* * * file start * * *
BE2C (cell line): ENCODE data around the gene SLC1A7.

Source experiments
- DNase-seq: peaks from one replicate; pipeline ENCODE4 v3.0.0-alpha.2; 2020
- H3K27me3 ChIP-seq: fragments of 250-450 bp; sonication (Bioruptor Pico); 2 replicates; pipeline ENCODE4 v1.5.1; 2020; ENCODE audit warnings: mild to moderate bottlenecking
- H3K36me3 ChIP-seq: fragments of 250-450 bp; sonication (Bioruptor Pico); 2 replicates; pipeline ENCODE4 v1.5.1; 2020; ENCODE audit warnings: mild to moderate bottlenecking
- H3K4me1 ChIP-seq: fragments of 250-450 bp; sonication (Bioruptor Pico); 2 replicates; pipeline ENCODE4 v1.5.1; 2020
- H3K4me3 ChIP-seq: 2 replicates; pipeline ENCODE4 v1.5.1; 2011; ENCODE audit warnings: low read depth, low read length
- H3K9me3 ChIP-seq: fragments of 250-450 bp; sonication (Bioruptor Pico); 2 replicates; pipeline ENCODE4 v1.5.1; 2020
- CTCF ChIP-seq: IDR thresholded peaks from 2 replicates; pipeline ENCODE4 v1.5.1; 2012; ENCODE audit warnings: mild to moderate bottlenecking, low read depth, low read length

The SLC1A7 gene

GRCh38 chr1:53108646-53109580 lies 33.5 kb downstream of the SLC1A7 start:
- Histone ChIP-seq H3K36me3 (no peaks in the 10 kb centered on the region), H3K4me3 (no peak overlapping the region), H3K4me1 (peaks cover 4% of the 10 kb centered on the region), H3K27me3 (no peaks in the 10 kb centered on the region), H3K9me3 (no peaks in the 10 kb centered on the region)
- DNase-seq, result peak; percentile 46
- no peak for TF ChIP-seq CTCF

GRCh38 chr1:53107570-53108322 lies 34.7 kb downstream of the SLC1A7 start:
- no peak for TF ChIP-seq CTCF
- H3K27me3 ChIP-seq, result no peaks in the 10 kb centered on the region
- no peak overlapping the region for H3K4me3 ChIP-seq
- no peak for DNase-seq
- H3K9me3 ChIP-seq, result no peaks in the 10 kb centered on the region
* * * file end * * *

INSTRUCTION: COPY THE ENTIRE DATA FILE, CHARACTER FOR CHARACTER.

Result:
BE2C (cell line): ENCODE data around the gene SLC1A7.

Source experiments
- DNase-seq: peaks from one replicate; pipeline ENCODE4 v3.0.0-alpha.2; 2020
- H3K27me3 ChIP-seq: fragments of 250-450 bp; sonication (Bioruptor Pico); 2 replicates; pipeline ENCODE4 v1.5.1; 2020; ENCODE audit warnings: mild to moderate bottlenecking
- H3K36me3 ChIP-seq: fragments of 250-450 bp; sonication (Bioruptor Pico); 2 replicates; pipeline ENCODE4 v1.5.1; 2020; ENCODE audit warnings: mild to moderate bottlenecking
- H3K4me1 ChIP-seq: fragments of 250-450 bp; sonication (Bioruptor Pico); 2 replicates; pipeline ENCODE4 v1.5.1; 2020
- H3K4me3 ChIP-seq: 2 replicates; pipeline ENCODE4 v1.5.1; 2011; ENCODE audit warnings: low read depth, low read length
- H3K9me3 ChIP-seq: fragments of 250-450 bp; sonication (Bioruptor Pico); 2 replicates; pipeline ENCODE4 v1.5.1; 2020
- CTCF ChIP-seq: IDR thresholded peaks from 2 replicates; pipeline ENCODE4 v1.5.1; 2012; ENCODE audit warnings: mild to moderate bottlenecking, low read depth, low read length

The SLC1A7 gene

GRCh38 chr1:53108646-53109580 lies 33.5 kb downstream of the SLC1A7 start:
- Histone ChIP-seq H3K36me3 (no peaks in the 10 kb centered on the region), H3K4me3 (no peak overlapping the region), H3K4me1 (peaks cover 4% of the 10 kb centered on the region), H3K27me3 (no peaks in the 10 kb centered on the region), H3K9me3 (no peaks in the 10 kb centered on the region)
- DNase-seq, result peak; percentile 46
- no peak for TF ChIP-seq CTCF

GRCh38 chr1:53107570-53108322 lies 34.7 kb downstream of the SLC1A7 start:
- no peak for TF ChIP-seq CTCF
- H3K27me3 ChIP-seq, result no peaks in the 10 kb centered on the region
- no peak overlapping the region for H3K4me3 ChIP-seq
- no peak for DNase-seq
- H3K9me3 ChIP-seq, result no peaks in the 10 kb centered on the region